Ontario inspectors issued nearly 3,500 fall-related orders in 3 months following accident that killed four workers
In the wake of a 2009 Christmas eve accident in Toronto in which four construction workers were killed and one seriously injured when their high-rise scaffolding collapsed, Ontario’s Ministry of Labour went on a three-month safety blitz.
During that time, inspectors visited more than 2,800 construction sites across Ontario and found many violations related to missing or inappropriate use of guardrails, scaffolding and fall protection systems.
Results of the blitz
Inspectors issued 3,421 fall-related orders during the blitz. Missing or incorrect use or maintenance of guardrails (853), suspended scaffolds (629) and fall protection systems (442) accounted for more than one-half of the orders.
Orders were also issued for violations involving worker training and records (296), ladders (294), stairs (237), elevating work platforms (101), suspended scaffolds and boatswain's chairs (76), window cleaning (54) and other matters such as flat roofing work, platforms, runways and ramps (439).
New safety measures announced
The province also pointed out that, between 2005 and 2009, almost 40 per cent of workers who died in work-related incidents were construction workers. In total, there were 117 workers who died in construction-related incidents. Another 998 workers were seriously injured during this same period.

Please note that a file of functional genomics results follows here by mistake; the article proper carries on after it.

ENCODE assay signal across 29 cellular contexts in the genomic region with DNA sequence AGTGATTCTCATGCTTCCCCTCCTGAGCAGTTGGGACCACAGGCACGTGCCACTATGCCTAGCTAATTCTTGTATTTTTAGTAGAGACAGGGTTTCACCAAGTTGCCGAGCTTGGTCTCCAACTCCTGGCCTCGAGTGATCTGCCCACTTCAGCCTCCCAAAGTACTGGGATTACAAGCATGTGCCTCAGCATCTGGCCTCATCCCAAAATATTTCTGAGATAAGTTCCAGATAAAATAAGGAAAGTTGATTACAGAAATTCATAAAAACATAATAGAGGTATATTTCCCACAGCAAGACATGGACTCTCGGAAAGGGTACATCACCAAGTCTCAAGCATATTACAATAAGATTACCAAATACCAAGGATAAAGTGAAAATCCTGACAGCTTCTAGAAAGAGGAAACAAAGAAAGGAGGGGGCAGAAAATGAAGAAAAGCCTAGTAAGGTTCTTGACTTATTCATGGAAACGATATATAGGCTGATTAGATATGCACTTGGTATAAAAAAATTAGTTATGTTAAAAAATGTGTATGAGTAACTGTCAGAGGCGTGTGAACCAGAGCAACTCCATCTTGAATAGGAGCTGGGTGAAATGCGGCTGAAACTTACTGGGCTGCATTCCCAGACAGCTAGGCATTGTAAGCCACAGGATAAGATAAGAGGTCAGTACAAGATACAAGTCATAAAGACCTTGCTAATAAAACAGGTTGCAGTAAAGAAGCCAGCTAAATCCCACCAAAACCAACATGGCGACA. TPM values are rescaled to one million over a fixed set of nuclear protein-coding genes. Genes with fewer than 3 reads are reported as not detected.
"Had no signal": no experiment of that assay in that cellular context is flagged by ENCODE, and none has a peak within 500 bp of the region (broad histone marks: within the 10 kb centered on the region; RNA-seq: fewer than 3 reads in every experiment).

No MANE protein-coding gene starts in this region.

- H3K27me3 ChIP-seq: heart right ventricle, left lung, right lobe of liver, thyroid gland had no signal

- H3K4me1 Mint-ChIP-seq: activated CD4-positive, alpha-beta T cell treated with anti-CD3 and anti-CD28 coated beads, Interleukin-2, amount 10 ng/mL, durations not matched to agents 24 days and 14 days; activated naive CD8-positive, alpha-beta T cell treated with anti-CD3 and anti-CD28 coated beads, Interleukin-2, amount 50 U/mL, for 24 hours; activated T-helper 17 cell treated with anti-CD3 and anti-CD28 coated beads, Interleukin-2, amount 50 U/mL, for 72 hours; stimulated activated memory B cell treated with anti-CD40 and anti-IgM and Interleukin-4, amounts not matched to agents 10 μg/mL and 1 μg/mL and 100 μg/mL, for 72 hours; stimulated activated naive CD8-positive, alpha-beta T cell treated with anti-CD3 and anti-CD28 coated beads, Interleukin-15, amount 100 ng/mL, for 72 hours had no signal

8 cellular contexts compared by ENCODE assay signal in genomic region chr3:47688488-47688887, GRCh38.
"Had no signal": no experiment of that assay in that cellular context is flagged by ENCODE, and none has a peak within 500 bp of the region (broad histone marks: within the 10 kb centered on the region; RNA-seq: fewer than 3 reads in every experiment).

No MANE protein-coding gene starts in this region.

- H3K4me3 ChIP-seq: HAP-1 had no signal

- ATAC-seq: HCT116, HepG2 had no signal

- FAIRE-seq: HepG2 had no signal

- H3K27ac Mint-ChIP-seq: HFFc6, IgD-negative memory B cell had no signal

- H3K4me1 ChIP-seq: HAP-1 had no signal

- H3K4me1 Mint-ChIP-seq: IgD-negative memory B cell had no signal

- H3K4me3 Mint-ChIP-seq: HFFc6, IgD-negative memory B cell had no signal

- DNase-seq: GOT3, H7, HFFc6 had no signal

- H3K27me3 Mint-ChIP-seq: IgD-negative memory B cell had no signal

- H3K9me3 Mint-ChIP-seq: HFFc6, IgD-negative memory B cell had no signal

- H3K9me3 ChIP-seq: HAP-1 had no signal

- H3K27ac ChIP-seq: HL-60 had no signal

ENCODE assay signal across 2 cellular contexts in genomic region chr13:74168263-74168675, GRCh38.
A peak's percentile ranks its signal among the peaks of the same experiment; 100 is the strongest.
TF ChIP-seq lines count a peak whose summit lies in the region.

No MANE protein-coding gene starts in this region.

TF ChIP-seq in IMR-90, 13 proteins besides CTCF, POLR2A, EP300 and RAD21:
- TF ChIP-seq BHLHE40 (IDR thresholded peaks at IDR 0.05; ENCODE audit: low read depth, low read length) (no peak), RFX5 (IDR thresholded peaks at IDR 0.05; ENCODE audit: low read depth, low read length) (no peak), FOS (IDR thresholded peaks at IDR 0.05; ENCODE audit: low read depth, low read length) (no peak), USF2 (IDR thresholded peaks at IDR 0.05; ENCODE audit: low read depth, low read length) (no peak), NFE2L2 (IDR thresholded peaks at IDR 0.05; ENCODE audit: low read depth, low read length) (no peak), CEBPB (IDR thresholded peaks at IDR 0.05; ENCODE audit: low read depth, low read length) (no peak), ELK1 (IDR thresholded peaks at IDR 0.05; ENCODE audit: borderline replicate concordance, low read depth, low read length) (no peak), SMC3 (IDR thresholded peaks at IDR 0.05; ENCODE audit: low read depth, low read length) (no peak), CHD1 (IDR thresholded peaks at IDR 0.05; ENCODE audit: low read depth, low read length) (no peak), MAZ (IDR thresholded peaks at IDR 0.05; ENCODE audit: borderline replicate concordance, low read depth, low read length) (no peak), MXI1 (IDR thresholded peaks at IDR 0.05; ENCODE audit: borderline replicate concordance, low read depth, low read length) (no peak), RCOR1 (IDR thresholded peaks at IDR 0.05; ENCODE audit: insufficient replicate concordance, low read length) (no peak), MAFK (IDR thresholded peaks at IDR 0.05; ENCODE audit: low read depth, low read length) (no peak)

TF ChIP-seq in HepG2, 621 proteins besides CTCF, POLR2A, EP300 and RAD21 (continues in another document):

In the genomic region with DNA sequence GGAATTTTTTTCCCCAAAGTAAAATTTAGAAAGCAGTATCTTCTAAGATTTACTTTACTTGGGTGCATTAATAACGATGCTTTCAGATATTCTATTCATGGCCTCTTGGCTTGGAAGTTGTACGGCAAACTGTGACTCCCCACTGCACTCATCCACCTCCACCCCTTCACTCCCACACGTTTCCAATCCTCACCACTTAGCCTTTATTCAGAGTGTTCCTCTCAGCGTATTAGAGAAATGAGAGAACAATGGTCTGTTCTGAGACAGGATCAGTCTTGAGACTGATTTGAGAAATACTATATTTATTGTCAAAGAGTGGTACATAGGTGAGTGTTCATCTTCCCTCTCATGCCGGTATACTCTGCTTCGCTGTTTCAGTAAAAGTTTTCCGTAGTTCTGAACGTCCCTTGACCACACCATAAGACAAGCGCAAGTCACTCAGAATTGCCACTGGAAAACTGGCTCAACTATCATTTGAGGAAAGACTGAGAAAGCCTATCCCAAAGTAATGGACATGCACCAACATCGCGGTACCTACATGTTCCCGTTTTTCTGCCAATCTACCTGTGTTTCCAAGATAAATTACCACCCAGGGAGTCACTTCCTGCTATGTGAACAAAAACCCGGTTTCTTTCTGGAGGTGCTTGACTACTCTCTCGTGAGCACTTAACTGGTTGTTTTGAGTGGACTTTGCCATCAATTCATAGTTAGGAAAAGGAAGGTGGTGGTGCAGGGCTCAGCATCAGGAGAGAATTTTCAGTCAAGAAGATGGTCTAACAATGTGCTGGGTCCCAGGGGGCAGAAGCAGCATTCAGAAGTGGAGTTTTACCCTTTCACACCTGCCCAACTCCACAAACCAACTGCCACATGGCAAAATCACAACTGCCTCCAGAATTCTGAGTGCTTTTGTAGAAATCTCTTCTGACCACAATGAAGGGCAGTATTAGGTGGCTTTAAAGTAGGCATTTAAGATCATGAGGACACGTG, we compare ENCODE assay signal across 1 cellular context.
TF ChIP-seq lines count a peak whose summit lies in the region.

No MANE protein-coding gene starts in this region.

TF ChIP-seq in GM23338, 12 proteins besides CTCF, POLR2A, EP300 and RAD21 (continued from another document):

As a result of the blitz, the province is implementing new measures to improve safety on construction sites, including:
•Strong enforcement measures that target repeat offenders and shut down construction projects when workers' lives are in danger.
•Increased focus on training and worker supervision during inspections.
•A public campaign with health and safety partners to increase awareness of enforcement and safety in different languages.
•A toll-free telephone line for workers and the general public to report construction site work practices that appear unsafe.
A ‘call to action’
Peter Fonseca, Ontario’s Minister of Labour, said the results of the safety blitz are a “call to action.”
“We cannot and will not stand by as worker safety is compromised,” he said. “This is a shared responsibility so I challenge employers, labour groups and workers to make sure that everyone returns home safe and sound after work.”
Patrick Dillon, business manager of the Provincial Building and Construction Trades Council of Ontario, an umbrella organizations that represents more than 150,000 construction workers, said the results of the 90-day blitz show more rigorous action needs to be taken in eliminating fall hazards.
“Education, the supply and use of better equipment, proactive supervision and stronger enforcement are key to eliminating exposures to unsafe working conditions,” said Dillon.
Ian Cunningham, president of the Council of Ontario Construction associations, said it would be a “double tragedy” if the industry didn’t take more steps to prevent fall-related deaths.
“It is in the interest of all parties to see that we properly address fall hazards,” he said.